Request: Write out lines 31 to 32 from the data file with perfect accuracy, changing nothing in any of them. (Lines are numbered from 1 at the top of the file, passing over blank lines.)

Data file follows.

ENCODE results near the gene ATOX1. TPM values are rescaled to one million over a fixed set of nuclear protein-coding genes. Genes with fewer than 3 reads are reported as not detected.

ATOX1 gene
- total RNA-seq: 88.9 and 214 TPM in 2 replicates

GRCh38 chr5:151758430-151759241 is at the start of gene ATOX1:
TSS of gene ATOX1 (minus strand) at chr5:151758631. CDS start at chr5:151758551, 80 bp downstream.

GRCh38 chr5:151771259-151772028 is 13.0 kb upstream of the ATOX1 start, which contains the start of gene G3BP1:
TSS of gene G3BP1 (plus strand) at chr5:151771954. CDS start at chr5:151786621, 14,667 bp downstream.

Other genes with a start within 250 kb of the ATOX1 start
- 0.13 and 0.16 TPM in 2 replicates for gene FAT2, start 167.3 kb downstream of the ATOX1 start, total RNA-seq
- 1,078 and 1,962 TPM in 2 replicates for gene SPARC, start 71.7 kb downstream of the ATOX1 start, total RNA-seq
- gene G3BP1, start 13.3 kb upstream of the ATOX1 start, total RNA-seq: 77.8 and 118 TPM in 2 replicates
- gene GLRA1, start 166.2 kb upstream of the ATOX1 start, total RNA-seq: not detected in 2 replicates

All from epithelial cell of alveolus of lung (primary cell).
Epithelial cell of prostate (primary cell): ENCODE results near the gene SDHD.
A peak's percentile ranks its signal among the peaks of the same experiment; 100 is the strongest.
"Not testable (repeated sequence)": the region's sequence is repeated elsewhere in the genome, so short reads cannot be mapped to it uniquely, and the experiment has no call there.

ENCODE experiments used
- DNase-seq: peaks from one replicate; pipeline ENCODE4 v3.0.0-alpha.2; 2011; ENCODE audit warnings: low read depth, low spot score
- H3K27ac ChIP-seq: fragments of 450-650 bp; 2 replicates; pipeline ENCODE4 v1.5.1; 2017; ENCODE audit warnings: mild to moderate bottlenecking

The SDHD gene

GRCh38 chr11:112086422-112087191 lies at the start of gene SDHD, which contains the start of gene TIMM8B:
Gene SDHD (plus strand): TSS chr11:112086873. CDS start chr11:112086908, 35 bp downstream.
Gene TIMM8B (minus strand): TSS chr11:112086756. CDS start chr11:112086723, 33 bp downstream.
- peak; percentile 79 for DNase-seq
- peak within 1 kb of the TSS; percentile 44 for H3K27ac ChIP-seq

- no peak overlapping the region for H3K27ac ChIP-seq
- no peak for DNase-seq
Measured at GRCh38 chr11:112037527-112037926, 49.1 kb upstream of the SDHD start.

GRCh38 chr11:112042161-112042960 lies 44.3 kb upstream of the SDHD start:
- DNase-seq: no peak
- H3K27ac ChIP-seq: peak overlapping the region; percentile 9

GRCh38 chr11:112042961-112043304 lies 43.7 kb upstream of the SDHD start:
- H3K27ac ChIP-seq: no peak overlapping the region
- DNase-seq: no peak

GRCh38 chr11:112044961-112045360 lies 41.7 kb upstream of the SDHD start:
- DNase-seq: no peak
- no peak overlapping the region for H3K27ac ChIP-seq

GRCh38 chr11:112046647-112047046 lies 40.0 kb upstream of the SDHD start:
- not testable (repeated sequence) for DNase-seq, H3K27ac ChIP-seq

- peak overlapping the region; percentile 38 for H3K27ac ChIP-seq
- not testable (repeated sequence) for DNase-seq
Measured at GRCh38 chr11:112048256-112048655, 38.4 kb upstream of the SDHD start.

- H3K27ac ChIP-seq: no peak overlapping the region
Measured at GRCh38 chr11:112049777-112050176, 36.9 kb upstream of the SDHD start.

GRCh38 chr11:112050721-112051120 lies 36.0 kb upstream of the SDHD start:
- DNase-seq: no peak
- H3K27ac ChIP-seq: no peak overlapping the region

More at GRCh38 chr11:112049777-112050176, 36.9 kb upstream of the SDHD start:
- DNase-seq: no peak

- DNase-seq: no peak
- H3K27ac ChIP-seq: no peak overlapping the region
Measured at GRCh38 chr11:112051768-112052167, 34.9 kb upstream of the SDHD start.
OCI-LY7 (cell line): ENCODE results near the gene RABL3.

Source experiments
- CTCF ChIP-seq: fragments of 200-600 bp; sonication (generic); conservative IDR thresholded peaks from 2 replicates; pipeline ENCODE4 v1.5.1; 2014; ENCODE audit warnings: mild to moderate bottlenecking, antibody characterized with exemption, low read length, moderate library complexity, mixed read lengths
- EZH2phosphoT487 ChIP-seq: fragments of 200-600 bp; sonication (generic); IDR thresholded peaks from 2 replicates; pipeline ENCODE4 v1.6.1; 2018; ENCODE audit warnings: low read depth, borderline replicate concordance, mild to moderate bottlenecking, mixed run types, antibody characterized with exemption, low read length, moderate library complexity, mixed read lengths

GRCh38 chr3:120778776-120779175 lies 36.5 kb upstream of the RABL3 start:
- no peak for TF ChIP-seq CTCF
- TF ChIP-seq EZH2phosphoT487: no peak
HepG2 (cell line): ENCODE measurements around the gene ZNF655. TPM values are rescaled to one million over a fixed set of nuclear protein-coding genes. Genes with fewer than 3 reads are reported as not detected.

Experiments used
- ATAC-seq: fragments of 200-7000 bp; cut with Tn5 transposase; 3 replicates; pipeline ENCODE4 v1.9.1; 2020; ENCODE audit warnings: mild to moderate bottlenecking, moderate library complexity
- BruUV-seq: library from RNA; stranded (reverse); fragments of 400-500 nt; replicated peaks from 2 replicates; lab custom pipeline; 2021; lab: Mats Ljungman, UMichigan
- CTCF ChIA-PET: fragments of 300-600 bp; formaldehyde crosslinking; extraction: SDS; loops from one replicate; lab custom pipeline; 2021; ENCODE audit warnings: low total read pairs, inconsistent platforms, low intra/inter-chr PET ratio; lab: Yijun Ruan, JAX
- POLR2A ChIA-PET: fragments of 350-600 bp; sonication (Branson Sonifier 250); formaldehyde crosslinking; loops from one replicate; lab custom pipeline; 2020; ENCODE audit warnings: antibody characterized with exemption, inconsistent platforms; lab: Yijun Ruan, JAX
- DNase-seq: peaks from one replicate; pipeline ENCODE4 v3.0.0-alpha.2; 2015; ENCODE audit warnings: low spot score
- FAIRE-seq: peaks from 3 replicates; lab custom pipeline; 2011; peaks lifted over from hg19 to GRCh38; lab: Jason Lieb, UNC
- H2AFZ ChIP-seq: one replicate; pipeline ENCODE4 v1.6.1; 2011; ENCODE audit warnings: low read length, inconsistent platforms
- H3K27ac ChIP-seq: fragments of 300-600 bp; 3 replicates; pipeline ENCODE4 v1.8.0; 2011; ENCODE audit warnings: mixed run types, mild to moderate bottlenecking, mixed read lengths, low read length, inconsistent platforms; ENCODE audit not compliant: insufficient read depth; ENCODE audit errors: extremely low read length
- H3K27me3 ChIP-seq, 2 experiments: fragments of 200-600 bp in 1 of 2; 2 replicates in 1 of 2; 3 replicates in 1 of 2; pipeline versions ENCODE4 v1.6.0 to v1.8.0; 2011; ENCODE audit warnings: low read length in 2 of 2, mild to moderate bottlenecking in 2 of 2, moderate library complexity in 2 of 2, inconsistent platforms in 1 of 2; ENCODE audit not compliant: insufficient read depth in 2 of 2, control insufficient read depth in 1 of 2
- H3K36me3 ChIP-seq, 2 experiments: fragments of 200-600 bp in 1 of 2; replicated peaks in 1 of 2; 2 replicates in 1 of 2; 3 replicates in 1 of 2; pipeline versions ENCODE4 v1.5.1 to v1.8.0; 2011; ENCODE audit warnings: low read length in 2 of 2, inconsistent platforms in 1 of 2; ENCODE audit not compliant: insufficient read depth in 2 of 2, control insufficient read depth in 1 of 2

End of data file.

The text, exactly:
- H3K27ac ChIP-seq: peak overlapping the region; percentile 9

GRCh38 chr11:112042961-112043304 lies 43.7 kb upstream of the SDHD start: